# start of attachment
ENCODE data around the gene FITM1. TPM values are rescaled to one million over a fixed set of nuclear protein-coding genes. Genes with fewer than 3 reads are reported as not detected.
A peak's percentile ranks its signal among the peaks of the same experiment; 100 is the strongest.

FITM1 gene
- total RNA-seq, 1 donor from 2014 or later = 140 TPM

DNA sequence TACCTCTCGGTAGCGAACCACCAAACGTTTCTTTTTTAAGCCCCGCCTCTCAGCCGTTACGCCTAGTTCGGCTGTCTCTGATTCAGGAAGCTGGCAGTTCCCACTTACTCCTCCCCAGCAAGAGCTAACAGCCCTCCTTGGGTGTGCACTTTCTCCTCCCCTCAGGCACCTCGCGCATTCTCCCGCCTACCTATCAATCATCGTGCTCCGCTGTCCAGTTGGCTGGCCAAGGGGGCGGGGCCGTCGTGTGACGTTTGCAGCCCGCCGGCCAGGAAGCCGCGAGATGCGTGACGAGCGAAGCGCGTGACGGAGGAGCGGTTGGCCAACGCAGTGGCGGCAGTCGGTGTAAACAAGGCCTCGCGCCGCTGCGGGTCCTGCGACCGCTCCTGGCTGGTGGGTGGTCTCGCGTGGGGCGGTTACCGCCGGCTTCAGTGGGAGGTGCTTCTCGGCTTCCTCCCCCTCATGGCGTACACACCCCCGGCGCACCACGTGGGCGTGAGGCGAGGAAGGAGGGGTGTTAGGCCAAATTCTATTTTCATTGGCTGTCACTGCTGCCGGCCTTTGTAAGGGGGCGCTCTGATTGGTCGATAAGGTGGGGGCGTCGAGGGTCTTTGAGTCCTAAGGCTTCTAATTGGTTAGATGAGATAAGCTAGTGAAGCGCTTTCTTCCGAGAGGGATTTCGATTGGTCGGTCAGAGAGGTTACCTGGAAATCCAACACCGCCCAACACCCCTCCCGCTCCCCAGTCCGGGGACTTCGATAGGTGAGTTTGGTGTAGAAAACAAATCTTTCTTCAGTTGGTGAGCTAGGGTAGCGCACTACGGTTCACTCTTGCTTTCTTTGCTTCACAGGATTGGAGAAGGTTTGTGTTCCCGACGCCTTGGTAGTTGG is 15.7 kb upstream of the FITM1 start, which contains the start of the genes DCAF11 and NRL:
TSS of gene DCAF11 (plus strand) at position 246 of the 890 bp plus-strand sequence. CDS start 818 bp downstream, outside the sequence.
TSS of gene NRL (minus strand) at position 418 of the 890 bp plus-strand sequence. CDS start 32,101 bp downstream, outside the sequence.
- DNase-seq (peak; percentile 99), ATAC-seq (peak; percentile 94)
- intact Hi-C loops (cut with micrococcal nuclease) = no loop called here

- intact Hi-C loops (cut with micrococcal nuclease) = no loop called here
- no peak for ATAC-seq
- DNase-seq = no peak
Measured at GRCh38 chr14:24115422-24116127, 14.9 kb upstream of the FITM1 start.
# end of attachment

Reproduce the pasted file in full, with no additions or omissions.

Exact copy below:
ENCODE data around the gene FITM1. TPM values are rescaled to one million over a fixed set of nuclear protein-coding genes. Genes with fewer than 3 reads are reported as not detected.
A peak's percentile ranks its signal among the peaks of the same experiment; 100 is the strongest.

FITM1 gene
- total RNA-seq, 1 donor from 2014 or later = 140 TPM

DNA sequence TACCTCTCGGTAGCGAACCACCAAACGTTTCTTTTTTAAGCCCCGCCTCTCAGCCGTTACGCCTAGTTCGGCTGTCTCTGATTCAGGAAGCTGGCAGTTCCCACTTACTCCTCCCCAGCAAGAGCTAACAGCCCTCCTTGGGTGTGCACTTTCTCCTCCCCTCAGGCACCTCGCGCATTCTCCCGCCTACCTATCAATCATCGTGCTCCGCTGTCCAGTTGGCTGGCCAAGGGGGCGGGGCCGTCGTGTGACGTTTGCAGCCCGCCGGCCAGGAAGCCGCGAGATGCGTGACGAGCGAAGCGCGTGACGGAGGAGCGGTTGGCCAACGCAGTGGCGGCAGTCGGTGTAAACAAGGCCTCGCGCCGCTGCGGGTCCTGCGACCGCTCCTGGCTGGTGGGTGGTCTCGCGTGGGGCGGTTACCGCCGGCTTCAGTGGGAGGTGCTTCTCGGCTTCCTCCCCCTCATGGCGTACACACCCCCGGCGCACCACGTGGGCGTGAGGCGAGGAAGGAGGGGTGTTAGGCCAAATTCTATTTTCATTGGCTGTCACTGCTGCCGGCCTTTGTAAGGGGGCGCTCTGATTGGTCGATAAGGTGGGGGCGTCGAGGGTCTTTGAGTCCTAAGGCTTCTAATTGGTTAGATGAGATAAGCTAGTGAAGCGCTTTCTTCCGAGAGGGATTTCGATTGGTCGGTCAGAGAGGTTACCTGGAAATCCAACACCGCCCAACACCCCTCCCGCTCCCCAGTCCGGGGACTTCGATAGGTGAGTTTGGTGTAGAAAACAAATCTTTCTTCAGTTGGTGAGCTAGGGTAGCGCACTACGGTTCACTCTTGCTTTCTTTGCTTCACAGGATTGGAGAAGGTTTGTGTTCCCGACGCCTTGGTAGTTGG is 15.7 kb upstream of the FITM1 start, which contains the start of the genes DCAF11 and NRL:
TSS of gene DCAF11 (plus strand) at position 246 of the 890 bp plus-strand sequence. CDS start 818 bp downstream, outside the sequence.
TSS of gene NRL (minus strand) at position 418 of the 890 bp plus-strand sequence. CDS start 32,101 bp downstream, outside the sequence.
- DNase-seq (peak; percentile 99), ATAC-seq (peak; percentile 94)
- intact Hi-C loops (cut with micrococcal nuclease) = no loop called here

- intact Hi-C loops (cut with micrococcal nuclease) = no loop called here
- no peak for ATAC-seq
- DNase-seq = no peak
Measured at GRCh38 chr14:24115422-24116127, 14.9 kb upstream of the FITM1 start.